Thursday, September 27, 2012

Getting Our First RV - Decisions, Decisions

Every year, there is a big RV show in North Fort Myers, Florida, a short ride from our home in Cape Coral.  At the show, one can ogle, drool, and check out many different types and makes of recreational vehicles, covering a wide range of price points.  Janet an I have gone to the RV show many times.  We did a lot of tire kicking, and tried to get an idea of what we'd like and what we could afford.  (We found many RVs we really loved, but the prices were astronomical, making a large, private home on a big lot look like a bargain!)

The first challenge was to determine the type of RV we want.  The two contenders were a "Class A Motorhome", and a "Fifth Wheel".  By way of introduction, a Class A motor home is a recreational vehicle built on a stripped truck chassis where the driving compartment is an integral part of the RV interior. A class A motor home looks like this:

A fifth wheel is a towable trailer that connects to a pickup truck directly above its rear axle by way of a special fifth wheel hitch.  A fifth wheel RV looks like this:

There are advantages and disadvantages for each one.

Class A Motorhome advantages:
  • Driving and living compartments are connected. No need to get out of the RV during stops. Living area accessible even while moving.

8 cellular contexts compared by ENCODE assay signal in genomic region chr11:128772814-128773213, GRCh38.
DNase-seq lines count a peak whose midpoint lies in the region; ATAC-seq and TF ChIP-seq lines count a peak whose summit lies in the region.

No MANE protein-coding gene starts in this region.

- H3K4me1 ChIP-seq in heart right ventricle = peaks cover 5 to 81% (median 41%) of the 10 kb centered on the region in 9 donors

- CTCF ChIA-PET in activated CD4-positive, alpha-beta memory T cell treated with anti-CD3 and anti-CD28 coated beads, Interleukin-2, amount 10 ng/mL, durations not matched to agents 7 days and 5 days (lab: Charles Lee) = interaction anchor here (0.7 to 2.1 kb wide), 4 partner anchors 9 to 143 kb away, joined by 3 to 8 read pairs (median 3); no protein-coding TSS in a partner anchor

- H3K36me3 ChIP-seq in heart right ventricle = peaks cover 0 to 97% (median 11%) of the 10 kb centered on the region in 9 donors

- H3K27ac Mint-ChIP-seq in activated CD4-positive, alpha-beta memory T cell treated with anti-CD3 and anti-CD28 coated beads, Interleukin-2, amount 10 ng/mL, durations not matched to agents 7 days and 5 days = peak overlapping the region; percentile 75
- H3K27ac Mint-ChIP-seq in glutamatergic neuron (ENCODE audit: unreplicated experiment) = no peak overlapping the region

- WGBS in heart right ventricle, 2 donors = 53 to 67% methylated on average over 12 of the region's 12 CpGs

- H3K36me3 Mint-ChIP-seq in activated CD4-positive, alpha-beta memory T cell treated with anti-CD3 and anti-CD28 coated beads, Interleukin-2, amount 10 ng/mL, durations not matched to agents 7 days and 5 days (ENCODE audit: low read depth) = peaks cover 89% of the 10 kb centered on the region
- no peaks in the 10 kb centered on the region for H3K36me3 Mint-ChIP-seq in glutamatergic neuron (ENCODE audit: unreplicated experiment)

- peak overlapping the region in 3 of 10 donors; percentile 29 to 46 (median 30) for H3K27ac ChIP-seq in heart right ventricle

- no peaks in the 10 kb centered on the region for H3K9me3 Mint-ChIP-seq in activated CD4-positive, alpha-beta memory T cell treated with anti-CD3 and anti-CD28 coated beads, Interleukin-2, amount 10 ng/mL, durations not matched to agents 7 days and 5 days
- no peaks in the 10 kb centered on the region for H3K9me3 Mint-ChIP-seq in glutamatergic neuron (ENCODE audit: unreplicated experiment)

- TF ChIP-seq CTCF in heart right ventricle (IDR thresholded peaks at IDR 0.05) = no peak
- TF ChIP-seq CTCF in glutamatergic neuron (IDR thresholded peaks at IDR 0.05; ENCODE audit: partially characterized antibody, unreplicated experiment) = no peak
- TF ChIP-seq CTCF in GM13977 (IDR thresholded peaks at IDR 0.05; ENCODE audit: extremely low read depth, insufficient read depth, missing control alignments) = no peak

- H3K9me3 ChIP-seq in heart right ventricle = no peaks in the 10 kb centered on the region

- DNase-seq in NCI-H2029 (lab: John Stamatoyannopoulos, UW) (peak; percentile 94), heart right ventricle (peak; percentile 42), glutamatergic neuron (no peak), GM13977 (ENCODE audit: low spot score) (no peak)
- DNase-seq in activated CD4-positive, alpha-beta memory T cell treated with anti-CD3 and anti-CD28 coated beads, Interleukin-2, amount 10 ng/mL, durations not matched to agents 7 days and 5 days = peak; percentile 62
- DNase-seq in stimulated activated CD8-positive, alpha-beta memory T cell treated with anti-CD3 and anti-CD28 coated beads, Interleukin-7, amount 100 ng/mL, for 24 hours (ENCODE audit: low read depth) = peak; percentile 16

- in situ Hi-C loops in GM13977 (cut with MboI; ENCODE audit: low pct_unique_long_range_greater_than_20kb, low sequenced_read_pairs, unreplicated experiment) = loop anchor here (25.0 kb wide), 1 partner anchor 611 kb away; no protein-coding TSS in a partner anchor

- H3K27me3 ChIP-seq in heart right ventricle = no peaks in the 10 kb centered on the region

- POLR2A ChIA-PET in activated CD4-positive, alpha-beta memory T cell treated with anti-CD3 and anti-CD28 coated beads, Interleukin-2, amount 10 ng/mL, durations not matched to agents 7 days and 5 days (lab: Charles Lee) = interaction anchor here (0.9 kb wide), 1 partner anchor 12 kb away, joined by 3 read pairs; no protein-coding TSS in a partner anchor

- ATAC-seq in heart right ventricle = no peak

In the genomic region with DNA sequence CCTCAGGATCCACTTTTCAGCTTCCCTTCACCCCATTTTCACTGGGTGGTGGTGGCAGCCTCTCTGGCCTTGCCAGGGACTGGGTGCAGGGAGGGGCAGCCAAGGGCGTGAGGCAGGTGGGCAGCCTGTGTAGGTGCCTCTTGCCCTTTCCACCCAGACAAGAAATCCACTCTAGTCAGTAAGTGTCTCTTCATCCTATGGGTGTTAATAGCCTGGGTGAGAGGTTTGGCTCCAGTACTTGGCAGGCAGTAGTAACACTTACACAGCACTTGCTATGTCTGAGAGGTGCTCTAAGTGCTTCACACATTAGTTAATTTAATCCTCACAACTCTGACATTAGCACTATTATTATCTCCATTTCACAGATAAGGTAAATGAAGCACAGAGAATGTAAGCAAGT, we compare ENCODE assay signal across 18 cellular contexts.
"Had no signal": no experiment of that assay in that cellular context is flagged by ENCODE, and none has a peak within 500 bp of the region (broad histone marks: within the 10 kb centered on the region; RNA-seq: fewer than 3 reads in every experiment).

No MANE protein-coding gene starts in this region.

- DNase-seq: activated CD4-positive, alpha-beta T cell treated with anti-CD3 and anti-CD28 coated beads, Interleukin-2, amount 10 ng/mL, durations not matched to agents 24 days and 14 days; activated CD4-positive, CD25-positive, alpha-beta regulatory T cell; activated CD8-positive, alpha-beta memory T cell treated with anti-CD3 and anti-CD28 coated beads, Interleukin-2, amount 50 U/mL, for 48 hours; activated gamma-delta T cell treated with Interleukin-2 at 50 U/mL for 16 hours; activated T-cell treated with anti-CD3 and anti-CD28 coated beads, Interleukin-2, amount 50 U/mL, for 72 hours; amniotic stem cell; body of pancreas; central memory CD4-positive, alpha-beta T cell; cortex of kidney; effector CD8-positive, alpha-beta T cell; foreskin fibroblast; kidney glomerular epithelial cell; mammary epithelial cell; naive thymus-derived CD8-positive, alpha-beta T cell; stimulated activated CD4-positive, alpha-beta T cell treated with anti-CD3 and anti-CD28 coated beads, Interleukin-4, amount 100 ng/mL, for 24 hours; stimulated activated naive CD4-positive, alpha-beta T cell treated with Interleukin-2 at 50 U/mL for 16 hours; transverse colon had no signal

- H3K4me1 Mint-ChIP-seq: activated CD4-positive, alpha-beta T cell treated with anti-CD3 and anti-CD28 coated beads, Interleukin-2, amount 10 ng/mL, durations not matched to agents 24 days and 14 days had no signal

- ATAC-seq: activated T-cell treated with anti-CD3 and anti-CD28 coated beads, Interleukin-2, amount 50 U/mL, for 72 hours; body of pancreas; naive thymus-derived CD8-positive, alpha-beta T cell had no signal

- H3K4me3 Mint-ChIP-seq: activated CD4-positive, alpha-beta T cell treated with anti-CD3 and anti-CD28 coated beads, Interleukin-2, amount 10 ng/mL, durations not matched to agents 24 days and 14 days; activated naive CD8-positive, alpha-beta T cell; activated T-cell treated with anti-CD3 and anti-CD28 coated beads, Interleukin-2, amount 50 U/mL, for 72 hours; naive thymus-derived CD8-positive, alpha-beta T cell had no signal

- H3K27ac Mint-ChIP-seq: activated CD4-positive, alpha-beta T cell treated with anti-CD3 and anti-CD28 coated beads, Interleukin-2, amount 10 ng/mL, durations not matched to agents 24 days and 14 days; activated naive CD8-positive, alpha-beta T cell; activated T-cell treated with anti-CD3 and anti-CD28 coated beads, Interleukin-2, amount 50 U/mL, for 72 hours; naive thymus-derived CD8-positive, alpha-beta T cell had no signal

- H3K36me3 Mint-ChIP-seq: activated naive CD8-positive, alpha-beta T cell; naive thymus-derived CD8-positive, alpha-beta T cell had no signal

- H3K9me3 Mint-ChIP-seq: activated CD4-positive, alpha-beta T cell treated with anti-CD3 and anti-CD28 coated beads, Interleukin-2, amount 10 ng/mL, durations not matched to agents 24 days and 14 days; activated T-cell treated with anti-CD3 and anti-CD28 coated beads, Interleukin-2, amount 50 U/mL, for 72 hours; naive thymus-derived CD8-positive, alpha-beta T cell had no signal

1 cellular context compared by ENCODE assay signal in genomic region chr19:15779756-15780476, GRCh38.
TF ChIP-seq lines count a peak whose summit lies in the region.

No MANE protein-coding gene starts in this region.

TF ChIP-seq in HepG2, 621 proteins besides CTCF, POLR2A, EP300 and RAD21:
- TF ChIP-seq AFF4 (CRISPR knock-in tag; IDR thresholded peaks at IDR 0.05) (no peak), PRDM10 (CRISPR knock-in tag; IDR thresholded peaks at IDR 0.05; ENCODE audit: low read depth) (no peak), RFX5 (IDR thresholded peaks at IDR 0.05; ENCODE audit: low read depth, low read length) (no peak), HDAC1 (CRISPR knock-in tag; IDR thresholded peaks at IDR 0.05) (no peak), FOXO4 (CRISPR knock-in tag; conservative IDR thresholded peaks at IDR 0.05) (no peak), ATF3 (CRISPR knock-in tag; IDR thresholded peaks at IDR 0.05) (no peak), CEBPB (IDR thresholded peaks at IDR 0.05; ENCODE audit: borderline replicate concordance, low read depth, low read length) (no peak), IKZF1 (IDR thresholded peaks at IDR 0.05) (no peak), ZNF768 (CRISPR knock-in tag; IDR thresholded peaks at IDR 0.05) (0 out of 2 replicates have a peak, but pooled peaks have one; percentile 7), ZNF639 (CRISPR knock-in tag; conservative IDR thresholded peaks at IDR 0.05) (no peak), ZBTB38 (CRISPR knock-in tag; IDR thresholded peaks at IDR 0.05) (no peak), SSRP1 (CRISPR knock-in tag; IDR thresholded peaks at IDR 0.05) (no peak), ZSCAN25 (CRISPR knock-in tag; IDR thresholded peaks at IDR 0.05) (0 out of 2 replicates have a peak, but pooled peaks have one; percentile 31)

• Usually has more storage space than a fifth wheel of equivalent size.
  • Can tow a vehicle behind it.
Class A Motorhome disadvantages:
  • More expensive than a fifth wheel of equivalent size and quality.
  • The driving compartment and engine take up part of the living space, resulting in less living area than a fifth wheel of the same length.
  • If there is a mechanical breakdown of the engine or drivetrain, we'd need to find another place to live while repairs are being made.
  • Most are too large to drive around town; alternate local transportation required (such as a towed vehicle).
Fifth Wheel advantages:
  • Spacious, open floor plans suitable for full-timers.
  • Provides more interior living space than a motor home of the same length because it does not contain driving and engine compartments.
  • Tow vehicle doubles as local transportation.
Fifth Wheel disadvantages:
  • Must be towed by a large, powerful, (expensive) heavy duty truck with a fifth wheel hitch in its bed.
  • Driving and living compartments are separate. Living area inaccessible while moving.
  • Cannot tow a vehicle behind it.
Which type to get?  We vacillate.  One thing is for sure: To stay within our budget, we're going to have to buy something used.  We figure whatever comes along that we like, in good condition, at the right price will determine which way we go.

In early July, 2012, Janet starts our used RV search by pointing her iPad to  Lo and behold, she finds a fifth wheel and a truck being sold by the same person.  They are the type and size we are looking for, in our price range, not too old, and right near us in North Fort Myers.  Nearby is good: No long trips to check out the rig, and no transportation charges should we decide to buy.  We call and make an appointment to have a look.

Coming up next: Getting Our First RV - The Purchase

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